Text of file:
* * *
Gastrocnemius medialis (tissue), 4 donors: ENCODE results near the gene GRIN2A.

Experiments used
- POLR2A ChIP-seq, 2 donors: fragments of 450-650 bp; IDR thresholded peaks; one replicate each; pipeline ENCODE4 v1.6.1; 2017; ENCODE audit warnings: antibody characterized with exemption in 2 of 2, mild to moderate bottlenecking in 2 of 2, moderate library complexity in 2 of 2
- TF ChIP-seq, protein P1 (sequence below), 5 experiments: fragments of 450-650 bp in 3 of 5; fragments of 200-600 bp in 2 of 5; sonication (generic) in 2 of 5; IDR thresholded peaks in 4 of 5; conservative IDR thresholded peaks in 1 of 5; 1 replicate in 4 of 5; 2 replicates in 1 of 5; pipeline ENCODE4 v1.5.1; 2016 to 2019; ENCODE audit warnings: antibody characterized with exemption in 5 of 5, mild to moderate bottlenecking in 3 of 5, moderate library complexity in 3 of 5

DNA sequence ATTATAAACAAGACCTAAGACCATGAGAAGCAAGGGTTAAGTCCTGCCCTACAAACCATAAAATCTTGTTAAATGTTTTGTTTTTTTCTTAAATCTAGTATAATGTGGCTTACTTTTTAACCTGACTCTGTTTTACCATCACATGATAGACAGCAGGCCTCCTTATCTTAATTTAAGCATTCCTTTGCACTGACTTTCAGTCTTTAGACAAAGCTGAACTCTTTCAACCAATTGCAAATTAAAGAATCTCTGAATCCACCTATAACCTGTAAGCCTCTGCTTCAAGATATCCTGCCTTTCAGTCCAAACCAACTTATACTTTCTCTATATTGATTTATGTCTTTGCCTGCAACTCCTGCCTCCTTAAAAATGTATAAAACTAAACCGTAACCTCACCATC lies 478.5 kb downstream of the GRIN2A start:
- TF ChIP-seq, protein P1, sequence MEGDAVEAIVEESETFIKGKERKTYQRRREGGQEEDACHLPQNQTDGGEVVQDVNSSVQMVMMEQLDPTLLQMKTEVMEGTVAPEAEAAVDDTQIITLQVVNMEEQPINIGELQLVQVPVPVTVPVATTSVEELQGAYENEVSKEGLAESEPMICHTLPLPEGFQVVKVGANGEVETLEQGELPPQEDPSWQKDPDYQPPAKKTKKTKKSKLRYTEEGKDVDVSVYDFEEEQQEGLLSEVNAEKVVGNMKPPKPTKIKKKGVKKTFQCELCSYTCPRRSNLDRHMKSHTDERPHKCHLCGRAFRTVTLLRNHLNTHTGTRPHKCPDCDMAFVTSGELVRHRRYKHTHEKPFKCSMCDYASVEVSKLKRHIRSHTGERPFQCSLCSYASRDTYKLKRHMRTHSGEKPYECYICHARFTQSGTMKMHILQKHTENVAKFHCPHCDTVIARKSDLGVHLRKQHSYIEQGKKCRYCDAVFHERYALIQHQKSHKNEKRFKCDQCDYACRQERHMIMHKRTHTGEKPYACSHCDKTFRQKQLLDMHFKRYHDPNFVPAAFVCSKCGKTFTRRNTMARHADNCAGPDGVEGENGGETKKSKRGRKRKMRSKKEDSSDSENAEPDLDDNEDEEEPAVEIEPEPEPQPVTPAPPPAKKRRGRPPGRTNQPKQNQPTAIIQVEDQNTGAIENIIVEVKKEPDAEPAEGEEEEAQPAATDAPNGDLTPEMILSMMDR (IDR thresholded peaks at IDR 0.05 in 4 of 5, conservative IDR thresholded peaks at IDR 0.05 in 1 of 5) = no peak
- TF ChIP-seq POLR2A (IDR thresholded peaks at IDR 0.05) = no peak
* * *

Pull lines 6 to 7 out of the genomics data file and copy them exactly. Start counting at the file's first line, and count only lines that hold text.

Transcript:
- TF ChIP-seq, protein P1, sequence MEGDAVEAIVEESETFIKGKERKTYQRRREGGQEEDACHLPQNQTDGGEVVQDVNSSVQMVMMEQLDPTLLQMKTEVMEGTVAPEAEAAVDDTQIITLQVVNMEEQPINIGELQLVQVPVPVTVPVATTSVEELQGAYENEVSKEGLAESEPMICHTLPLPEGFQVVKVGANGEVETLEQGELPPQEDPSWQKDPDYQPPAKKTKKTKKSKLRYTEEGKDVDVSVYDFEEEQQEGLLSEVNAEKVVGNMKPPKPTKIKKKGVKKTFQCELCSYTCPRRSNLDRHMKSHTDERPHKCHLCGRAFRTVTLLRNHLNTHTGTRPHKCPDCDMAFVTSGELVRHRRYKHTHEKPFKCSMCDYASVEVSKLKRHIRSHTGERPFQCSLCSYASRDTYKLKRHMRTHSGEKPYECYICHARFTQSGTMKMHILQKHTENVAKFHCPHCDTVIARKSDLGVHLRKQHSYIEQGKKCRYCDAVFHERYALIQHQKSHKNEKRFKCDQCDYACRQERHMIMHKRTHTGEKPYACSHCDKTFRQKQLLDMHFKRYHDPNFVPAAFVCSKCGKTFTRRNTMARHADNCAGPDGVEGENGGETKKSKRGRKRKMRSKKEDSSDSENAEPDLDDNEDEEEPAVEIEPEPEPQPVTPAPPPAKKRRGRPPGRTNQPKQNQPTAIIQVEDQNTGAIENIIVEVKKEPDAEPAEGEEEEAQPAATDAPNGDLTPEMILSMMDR (IDR thresholded peaks at IDR 0.05 in 4 of 5, conservative IDR thresholded peaks at IDR 0.05 in 1 of 5) = no peak
- TF ChIP-seq POLR2A (IDR thresholded peaks at IDR 0.05) = no peak